“When people are young adults, they have these packs, or tribes, that they form. Those connections are very real, and yet another, more powerful social narrative is that you’re supposed to pair off and have children—and never see your friends again. In the case of the gay world, there’s an additional element, in which you’re supposed to spin away from your straight friends and be part of a gay world. Both ideas of adulthood are sad to me, and I was attracted to a group of friends as a lost paradise, and one that there’s no way to keep.” At The Paris Review Daily, Anna Altman talks with Caleb Crain about his new book, Necessary Errors.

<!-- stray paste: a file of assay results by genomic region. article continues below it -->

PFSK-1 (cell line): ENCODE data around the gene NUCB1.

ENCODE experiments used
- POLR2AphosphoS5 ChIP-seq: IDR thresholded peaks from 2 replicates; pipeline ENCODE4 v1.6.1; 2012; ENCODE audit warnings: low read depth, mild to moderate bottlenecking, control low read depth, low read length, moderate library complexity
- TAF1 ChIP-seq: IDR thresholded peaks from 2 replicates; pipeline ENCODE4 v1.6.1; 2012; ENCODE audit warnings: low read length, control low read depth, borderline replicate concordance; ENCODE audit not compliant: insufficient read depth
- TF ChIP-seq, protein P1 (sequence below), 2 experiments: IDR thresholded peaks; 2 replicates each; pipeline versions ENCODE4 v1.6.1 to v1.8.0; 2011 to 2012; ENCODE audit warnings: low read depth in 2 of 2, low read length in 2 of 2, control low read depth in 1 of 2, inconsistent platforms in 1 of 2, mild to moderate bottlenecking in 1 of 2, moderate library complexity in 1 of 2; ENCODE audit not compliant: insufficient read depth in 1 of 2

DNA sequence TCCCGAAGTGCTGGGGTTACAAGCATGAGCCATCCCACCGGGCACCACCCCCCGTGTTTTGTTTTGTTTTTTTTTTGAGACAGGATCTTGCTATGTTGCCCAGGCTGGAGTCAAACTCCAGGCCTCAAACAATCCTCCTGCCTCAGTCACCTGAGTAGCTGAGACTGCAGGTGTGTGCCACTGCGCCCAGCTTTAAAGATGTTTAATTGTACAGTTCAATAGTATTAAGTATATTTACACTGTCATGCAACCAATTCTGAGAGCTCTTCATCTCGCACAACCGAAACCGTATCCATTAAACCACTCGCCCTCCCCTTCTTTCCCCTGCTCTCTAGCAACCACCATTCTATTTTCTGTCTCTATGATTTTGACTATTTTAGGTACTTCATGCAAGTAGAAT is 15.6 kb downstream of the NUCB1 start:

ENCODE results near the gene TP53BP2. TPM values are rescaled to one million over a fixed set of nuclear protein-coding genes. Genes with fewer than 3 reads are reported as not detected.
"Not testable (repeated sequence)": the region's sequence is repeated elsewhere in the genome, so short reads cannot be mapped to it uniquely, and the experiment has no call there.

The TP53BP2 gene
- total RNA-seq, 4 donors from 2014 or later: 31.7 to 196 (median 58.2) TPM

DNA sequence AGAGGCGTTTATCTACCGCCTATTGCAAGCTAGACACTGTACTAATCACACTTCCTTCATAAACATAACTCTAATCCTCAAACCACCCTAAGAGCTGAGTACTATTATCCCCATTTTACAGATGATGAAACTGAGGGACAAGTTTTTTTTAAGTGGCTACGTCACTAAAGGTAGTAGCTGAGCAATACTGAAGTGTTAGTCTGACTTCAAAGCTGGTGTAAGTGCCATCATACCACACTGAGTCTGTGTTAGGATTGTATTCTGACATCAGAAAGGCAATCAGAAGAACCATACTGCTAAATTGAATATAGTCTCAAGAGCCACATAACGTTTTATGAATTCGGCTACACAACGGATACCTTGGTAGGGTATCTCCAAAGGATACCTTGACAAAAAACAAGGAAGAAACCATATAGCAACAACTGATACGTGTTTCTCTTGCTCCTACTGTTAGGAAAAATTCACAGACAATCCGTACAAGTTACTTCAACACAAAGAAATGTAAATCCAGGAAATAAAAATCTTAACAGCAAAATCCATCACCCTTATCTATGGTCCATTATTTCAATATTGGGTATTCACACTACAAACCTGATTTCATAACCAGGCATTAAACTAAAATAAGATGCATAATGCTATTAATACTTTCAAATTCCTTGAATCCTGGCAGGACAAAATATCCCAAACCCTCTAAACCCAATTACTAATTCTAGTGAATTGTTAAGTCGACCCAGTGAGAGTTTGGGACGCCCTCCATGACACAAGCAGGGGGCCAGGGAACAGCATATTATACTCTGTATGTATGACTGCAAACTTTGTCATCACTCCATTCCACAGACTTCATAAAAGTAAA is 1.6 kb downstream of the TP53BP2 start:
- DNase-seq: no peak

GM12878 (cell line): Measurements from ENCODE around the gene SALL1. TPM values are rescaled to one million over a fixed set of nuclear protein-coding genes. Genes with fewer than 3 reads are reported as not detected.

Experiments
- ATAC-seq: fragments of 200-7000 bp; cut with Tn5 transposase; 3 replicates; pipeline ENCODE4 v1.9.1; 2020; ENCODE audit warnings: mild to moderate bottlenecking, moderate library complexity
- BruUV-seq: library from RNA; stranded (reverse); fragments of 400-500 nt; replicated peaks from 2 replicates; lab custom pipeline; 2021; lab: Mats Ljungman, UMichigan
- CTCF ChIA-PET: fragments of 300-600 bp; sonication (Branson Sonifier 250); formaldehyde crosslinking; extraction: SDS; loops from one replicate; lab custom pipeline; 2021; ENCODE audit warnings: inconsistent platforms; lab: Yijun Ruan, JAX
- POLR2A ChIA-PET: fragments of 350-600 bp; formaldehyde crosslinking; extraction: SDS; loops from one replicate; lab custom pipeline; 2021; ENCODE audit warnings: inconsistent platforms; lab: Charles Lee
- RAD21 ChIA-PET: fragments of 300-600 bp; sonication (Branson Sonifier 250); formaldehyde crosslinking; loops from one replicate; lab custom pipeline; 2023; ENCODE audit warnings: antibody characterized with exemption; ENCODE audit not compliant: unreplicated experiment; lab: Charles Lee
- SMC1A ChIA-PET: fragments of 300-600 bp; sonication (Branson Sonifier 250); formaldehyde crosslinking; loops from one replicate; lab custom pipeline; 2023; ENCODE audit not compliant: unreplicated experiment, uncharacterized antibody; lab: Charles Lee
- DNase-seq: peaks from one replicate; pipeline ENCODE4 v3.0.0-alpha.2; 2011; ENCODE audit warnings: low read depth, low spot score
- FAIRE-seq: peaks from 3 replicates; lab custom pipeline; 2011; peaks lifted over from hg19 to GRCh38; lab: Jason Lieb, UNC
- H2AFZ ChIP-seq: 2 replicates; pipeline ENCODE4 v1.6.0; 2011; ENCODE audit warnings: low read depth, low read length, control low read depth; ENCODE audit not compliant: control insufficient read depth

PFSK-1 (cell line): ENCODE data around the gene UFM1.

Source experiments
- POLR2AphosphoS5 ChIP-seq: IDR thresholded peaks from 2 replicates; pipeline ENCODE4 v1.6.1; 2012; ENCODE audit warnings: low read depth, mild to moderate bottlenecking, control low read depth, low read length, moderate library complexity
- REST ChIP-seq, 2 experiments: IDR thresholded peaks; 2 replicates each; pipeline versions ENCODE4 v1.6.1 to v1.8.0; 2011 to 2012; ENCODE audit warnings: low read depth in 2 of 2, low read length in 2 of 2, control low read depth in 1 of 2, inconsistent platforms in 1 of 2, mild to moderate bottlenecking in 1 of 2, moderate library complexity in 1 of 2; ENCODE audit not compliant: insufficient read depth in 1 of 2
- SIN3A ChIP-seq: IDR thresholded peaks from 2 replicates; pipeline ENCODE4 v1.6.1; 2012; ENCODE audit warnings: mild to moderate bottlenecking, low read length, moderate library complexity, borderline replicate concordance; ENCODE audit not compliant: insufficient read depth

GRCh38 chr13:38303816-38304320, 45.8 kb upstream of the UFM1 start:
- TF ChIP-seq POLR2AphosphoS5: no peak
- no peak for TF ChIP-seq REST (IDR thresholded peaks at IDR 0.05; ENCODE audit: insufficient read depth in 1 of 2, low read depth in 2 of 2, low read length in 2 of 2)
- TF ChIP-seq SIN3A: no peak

“Sir Arthur Conan Doyle, Oscar Wilde, Rudyard Kipling, and Charles Dickens wrote about opium smoking in their novels. But if you read the way they describe opium smoking, without a doubt these people never saw the real thing. It’s laughable…What we see in movies, even to this day, with the obligatory London opium-smoking scene is complete fiction.” Interview with a modern-day opium addict.